Blocking the door to the marketplace of ideas
Jan 8, 2015
Bishop Hill in Civil liberties, Greens

There are people who are willing to tough it out in the marketplace of ideas and there are people who are not. Charlie Hebdo and the violent attempts to silence dissent apart, in recent days I've noticed other bits and pieces that touch upon the same issues, albeit in a less violent way, but perhaps in a more insidious one as well. 

A couple of days ago I noticed a geography teacher asking for help in finding someone to put the pro-fracking case in a school debate - the chief executive of iGas had dropped out. The panel already featured no less than three greens as well as an academic (with no particular expertise in unconventional oil and gas), so I raised an eyebrow at a reply from Chris Vernon, a PhD student and one-time contributor to the Oil Drum blog.


@KESWGEOGRAPHY @Profiainstewart Why need for a 'pro' view at all? Balanced speakers better. Most pro voices linked to private profit anyway.

— Chris Vernon (@clv101) January 5, 2015


As an example of the sort of casual, unthinking challenge to the free exchange of ideas it's hard to beat. Three environmentalists seem perfectly acceptable to Vernon, but the idea that someone should speak up for the interests of their shareholders is anathema. And has he considered that the livelihoods of some of the other (green) speakers are a function of their positions on fracking? Presumably he also thinks that if someone were to consider throwing him off his PhD course we should ignore his protests on the grounds that he was motivated only by money.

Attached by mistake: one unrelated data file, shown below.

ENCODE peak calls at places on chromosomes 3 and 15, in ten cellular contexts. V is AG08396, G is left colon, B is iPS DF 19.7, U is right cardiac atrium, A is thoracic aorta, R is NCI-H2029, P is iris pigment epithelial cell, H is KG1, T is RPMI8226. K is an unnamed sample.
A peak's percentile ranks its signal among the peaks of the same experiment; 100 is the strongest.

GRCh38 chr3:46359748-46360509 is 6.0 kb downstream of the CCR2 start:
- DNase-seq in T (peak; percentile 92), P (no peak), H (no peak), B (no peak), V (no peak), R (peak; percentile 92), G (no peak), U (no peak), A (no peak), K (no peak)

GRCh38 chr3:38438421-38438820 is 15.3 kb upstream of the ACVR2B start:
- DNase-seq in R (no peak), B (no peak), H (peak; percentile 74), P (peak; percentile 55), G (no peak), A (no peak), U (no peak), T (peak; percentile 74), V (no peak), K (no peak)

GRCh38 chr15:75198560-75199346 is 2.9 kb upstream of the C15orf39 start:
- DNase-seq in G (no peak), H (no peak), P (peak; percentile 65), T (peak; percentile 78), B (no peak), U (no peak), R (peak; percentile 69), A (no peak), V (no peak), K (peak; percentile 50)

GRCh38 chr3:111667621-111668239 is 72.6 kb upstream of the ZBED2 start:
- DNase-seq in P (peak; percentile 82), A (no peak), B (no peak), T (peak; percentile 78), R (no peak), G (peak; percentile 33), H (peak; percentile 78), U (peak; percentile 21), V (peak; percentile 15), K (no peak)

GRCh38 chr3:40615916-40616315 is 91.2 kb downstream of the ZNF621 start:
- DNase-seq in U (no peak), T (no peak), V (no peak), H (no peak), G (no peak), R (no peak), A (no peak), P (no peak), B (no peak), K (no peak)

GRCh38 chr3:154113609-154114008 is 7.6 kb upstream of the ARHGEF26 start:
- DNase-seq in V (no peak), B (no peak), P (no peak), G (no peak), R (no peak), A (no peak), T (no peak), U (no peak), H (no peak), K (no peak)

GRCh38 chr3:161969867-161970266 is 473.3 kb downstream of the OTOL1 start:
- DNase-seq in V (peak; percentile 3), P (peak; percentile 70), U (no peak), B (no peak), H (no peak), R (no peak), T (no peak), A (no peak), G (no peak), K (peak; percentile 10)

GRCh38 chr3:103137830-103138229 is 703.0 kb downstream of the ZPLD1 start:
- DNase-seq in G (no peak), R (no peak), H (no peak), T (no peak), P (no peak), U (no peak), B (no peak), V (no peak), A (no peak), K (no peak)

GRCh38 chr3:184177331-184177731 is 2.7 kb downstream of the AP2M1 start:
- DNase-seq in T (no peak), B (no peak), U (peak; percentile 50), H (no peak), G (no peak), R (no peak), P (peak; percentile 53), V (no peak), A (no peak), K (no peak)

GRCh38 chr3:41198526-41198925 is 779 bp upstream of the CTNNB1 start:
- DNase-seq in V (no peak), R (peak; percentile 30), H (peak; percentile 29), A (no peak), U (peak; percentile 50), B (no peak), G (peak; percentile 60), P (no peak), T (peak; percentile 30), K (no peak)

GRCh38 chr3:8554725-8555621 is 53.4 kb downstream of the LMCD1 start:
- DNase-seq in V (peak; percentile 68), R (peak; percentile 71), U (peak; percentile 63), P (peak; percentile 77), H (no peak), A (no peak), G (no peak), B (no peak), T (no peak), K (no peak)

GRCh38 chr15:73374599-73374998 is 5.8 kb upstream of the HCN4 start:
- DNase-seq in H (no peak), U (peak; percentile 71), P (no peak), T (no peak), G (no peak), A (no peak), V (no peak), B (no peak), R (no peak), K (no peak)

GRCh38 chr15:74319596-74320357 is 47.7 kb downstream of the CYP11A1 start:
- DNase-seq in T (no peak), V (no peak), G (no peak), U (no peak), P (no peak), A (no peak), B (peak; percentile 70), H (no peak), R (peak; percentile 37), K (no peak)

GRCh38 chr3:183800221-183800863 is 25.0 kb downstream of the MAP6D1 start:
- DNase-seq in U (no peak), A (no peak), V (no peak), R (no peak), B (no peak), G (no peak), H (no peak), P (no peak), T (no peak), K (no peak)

Then there is the Green Party's outrage today that they have not been awarded "big party" status by the Ofcom and will not therefore be able to take part in televised debates. The more opportunities there are to expose the insanity of the Greens the better as far as I am concerned, but it's still hard to have much sympathy with Ms Bennett et al, who have worked pretty hard to ensure that their opponents' arguments are never heard at all. Purges of those who hold dissenting views and their removal from the airwaves, as advocated by the Green Party, are just Vernon's casual intolerance writ large.

This behaviour is familiar. I certainly can't forget Lord Deben's complaints about my being allowed airtime on the BBC. It's pervasive in academia too. We read that nearly one in four social scientists would not recruit someone of conservative views to their department. We have people like Bob Ward trying to ensure "consequences" for those who disagree with him on a daily basis.

So at a time when we are all reeling in horror from violent attacks against free speech and attempts to stifle the free exchange of ideas, it's worth noting that there are plenty of other people blocking the door to the marketplace of ideas. Their use of less violent methods does not excuse them.

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